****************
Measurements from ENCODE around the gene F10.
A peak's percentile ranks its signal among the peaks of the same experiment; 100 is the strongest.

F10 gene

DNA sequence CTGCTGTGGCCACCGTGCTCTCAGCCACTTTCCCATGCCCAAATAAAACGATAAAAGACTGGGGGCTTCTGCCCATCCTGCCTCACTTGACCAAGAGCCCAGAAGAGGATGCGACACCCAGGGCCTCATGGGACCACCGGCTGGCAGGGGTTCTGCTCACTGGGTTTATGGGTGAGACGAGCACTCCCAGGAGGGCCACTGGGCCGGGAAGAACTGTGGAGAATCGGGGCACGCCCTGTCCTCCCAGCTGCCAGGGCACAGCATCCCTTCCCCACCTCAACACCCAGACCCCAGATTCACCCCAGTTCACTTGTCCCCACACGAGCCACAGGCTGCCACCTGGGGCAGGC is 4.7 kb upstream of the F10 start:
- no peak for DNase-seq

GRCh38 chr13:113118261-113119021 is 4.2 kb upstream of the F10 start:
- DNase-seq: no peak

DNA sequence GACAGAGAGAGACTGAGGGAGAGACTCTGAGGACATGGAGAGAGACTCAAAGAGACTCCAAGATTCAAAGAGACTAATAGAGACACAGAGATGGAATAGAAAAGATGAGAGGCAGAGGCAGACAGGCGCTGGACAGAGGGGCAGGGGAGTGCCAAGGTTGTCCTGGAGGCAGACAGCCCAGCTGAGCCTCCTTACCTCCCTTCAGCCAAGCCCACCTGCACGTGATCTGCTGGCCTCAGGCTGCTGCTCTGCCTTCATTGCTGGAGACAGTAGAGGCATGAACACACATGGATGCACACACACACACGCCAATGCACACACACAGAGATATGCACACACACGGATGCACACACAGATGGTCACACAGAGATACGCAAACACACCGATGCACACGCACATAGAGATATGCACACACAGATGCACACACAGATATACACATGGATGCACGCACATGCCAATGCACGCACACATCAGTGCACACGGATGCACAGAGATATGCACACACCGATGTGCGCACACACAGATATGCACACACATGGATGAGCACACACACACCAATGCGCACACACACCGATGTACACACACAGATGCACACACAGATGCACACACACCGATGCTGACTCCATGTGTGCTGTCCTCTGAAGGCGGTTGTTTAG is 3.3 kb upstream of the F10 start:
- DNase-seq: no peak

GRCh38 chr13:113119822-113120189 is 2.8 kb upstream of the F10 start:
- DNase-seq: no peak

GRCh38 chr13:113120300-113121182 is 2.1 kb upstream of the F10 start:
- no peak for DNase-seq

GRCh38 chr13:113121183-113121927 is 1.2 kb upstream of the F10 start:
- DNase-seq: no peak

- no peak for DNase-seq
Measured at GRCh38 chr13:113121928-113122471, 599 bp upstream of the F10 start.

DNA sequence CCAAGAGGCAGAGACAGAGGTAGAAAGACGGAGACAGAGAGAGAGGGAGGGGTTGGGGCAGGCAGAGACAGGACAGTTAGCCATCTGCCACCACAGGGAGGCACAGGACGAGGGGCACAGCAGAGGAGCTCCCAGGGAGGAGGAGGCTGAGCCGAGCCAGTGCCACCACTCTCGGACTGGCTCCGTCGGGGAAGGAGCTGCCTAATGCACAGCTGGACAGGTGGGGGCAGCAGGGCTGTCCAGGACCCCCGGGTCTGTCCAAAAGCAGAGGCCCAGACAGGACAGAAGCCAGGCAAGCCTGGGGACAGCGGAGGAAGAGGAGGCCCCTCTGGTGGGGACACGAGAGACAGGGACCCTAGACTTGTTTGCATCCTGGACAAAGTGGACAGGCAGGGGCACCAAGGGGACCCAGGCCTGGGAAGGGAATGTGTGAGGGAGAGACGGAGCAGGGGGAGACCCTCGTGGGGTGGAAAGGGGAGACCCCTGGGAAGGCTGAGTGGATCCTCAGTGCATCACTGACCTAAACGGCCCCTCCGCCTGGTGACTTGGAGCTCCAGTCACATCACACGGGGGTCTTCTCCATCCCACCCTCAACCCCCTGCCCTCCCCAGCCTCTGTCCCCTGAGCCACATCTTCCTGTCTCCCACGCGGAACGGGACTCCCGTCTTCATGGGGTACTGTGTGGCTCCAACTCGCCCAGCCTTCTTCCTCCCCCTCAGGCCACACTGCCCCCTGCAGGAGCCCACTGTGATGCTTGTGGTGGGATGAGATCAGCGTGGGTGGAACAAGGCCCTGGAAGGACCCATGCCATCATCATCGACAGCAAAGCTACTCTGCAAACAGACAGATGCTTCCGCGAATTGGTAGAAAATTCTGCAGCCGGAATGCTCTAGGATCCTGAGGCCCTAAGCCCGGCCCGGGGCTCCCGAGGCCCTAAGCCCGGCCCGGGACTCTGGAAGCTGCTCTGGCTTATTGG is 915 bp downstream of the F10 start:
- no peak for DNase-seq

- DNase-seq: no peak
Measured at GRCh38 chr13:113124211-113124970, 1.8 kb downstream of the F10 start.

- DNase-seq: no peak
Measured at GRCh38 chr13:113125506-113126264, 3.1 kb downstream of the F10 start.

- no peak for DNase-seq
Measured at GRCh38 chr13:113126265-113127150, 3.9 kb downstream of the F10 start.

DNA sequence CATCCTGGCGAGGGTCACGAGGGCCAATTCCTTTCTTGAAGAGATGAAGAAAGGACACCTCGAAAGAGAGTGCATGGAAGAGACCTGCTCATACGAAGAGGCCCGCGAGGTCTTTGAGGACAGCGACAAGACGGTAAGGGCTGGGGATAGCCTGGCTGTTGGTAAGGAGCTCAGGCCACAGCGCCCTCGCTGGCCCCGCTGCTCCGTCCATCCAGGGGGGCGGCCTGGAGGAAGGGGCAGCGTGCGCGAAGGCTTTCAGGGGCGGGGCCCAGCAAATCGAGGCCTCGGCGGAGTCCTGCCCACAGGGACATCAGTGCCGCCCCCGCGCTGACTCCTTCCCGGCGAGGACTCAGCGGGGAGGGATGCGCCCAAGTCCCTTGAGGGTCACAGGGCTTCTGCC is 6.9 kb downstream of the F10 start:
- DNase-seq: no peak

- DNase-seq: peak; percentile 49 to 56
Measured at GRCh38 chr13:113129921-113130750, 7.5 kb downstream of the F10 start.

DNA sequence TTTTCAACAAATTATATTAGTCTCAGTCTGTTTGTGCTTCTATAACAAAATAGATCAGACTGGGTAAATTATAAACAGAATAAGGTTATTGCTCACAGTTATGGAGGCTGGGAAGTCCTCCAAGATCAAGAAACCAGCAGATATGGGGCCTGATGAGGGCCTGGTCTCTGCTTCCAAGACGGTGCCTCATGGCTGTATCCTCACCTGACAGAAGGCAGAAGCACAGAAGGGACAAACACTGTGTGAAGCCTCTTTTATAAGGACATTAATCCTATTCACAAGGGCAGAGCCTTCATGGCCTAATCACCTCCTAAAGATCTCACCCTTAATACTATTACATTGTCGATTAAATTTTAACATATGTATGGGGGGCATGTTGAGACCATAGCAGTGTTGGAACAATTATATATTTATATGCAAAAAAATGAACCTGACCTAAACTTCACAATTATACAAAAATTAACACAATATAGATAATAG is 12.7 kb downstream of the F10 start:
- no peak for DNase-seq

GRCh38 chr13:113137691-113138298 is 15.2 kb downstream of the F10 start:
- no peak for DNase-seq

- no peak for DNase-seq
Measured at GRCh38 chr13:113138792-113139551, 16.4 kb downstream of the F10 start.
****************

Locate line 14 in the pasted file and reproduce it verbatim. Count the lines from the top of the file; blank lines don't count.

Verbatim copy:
GRCh38 chr13:113121183-113121927 is 1.2 kb upstream of the F10 start: